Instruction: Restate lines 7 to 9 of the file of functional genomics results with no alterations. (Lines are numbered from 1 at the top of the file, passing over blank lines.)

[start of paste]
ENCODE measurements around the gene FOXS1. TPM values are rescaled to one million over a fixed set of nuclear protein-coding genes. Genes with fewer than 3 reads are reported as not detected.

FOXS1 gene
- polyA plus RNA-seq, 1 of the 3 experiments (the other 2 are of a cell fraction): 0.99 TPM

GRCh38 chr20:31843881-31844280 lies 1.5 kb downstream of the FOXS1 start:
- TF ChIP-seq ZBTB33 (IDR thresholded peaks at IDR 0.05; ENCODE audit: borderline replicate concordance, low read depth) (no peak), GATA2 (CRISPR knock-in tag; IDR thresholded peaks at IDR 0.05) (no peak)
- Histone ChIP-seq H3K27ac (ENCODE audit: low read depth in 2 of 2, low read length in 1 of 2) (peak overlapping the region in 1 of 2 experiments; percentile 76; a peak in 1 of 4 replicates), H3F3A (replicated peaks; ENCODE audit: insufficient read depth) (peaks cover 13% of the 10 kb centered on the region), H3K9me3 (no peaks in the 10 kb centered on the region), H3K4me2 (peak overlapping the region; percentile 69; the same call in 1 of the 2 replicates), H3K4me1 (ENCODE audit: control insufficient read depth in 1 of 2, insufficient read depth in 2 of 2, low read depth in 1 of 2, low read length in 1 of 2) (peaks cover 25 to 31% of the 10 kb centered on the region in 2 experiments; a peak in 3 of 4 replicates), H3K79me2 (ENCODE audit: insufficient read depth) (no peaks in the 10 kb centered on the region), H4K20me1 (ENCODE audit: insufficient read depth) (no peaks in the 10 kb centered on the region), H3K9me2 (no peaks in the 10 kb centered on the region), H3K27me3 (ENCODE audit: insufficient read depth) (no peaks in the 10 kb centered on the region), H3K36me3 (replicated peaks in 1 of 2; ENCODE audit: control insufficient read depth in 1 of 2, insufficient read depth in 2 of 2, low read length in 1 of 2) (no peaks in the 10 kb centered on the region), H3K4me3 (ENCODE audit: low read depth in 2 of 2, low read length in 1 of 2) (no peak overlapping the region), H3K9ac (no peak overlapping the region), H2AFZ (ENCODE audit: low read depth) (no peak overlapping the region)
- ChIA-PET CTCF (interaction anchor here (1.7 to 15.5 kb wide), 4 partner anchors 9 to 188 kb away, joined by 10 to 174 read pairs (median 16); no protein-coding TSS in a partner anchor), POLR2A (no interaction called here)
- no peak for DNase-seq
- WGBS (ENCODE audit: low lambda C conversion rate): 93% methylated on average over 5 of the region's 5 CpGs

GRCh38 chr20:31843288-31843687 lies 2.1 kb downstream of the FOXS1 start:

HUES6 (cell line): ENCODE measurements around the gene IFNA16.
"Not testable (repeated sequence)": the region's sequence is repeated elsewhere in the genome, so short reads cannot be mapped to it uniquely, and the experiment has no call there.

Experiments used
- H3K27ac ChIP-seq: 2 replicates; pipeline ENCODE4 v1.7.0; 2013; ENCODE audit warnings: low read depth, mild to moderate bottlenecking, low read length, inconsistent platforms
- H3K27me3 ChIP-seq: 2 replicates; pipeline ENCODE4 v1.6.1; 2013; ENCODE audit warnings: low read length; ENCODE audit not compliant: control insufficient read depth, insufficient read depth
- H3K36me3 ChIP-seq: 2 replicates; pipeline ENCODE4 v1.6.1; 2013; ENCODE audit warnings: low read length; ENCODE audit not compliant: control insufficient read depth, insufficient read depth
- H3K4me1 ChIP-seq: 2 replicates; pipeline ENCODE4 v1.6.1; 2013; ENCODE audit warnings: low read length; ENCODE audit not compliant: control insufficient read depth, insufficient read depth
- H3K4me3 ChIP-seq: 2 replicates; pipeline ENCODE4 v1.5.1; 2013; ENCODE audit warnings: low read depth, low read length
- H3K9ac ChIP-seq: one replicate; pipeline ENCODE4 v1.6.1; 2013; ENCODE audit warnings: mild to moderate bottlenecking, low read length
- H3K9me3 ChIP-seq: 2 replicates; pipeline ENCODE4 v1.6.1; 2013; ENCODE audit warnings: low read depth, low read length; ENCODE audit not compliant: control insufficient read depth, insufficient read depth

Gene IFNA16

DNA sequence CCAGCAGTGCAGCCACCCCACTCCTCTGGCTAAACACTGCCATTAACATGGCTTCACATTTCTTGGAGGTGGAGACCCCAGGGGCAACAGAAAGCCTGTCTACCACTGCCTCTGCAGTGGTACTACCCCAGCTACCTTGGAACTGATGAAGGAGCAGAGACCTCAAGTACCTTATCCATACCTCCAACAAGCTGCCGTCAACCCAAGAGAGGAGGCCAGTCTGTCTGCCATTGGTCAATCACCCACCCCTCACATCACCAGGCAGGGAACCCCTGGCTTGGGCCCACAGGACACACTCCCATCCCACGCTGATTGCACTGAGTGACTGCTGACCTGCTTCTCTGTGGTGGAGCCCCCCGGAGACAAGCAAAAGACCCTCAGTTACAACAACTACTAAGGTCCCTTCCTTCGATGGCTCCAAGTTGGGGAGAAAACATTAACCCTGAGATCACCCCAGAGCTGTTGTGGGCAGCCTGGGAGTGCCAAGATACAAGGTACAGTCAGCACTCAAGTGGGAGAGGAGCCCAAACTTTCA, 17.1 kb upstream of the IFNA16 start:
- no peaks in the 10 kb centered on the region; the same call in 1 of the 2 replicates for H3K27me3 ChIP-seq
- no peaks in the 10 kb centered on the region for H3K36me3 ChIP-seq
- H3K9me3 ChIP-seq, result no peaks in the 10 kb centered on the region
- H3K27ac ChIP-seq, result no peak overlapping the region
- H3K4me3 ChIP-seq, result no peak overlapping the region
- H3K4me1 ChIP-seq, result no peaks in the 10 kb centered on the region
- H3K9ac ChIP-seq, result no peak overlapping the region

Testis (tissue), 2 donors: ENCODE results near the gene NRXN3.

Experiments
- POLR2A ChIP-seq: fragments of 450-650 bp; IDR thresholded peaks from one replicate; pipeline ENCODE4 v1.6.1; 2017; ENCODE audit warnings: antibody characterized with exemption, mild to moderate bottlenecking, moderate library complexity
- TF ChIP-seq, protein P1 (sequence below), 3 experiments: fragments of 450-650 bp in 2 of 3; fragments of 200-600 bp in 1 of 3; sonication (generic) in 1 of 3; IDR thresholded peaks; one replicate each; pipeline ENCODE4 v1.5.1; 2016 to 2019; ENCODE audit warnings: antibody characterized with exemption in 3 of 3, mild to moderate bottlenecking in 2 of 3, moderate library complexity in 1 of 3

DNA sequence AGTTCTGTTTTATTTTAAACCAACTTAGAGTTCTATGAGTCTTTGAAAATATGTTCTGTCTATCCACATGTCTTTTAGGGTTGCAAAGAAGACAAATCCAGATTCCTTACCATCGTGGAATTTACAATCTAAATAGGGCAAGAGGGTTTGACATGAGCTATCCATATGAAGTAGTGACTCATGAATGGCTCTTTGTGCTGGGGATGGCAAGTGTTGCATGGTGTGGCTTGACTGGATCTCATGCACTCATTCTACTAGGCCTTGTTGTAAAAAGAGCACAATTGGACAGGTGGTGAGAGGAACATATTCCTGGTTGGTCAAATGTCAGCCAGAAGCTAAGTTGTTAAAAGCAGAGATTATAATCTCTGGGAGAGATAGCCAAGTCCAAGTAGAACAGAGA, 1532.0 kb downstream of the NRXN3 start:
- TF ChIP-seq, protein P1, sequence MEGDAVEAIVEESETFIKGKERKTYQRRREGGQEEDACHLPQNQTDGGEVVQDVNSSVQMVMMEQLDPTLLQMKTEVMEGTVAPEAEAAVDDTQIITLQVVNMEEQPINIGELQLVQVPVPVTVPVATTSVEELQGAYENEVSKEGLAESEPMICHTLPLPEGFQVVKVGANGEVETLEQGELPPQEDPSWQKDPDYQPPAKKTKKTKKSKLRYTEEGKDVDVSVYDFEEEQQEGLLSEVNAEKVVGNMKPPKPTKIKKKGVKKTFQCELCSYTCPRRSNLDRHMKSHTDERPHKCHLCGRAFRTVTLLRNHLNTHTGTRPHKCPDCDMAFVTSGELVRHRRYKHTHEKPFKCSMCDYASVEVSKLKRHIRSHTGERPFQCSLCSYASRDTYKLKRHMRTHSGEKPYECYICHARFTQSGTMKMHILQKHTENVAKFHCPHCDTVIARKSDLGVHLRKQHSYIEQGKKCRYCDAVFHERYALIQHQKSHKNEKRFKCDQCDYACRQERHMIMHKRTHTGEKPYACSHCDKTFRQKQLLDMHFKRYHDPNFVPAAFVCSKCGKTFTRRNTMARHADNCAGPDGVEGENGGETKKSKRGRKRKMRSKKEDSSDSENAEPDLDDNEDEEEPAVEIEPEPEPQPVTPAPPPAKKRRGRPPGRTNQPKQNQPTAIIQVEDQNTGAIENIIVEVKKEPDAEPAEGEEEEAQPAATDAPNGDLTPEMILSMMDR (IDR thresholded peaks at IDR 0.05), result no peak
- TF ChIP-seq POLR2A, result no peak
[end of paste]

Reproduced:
- ChIA-PET CTCF (interaction anchor here (1.7 to 15.5 kb wide), 4 partner anchors 9 to 188 kb away, joined by 10 to 174 read pairs (median 16); no protein-coding TSS in a partner anchor), POLR2A (no interaction called here)
- no peak for DNase-seq
- WGBS (ENCODE audit: low lambda C conversion rate): 93% methylated on average over 5 of the region's 5 CpGs